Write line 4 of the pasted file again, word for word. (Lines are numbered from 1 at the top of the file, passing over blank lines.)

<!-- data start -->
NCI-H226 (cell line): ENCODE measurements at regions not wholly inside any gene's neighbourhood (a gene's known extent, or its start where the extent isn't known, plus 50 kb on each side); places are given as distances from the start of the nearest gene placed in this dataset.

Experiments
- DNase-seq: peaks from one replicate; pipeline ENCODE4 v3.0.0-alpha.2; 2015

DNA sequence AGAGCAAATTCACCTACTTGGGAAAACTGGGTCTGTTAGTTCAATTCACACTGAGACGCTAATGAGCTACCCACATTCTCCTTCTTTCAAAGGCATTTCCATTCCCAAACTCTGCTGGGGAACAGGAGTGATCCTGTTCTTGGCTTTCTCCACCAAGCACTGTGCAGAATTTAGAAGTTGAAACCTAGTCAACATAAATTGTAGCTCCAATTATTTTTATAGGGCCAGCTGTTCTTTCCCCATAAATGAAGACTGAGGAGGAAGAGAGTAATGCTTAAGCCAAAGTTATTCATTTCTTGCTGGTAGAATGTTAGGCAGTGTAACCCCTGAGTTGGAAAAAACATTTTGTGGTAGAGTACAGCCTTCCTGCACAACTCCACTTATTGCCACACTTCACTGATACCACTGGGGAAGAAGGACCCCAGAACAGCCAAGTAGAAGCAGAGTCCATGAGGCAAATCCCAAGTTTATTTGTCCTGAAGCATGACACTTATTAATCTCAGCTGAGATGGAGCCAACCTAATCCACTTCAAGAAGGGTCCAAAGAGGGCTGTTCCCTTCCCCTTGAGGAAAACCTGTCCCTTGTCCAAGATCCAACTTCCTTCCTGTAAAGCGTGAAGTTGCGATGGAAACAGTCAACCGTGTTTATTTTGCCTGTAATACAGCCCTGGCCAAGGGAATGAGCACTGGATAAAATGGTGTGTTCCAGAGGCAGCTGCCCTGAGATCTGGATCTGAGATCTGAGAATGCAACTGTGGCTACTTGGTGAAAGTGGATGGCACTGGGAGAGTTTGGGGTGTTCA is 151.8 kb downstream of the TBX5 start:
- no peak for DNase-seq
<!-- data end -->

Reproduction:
DNA sequence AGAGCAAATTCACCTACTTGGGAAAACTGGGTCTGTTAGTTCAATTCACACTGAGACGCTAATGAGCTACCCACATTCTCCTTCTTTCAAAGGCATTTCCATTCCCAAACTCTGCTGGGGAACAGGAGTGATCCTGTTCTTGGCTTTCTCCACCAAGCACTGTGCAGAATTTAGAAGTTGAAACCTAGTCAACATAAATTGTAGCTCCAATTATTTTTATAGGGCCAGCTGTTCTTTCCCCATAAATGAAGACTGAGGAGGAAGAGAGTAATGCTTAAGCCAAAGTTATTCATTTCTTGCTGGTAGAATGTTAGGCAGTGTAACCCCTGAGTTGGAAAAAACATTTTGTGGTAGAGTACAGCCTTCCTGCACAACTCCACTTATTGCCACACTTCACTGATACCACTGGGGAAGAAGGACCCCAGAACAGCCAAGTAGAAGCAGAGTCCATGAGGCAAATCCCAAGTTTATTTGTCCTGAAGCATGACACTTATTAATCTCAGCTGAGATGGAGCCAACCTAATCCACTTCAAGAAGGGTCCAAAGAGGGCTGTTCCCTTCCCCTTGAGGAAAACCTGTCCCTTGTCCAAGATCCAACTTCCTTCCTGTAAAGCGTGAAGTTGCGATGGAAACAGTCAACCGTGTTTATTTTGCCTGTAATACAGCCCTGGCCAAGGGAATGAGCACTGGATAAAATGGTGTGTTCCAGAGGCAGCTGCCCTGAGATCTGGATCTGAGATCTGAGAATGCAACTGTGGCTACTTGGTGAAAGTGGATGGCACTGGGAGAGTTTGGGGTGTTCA is 151.8 kb downstream of the TBX5 start: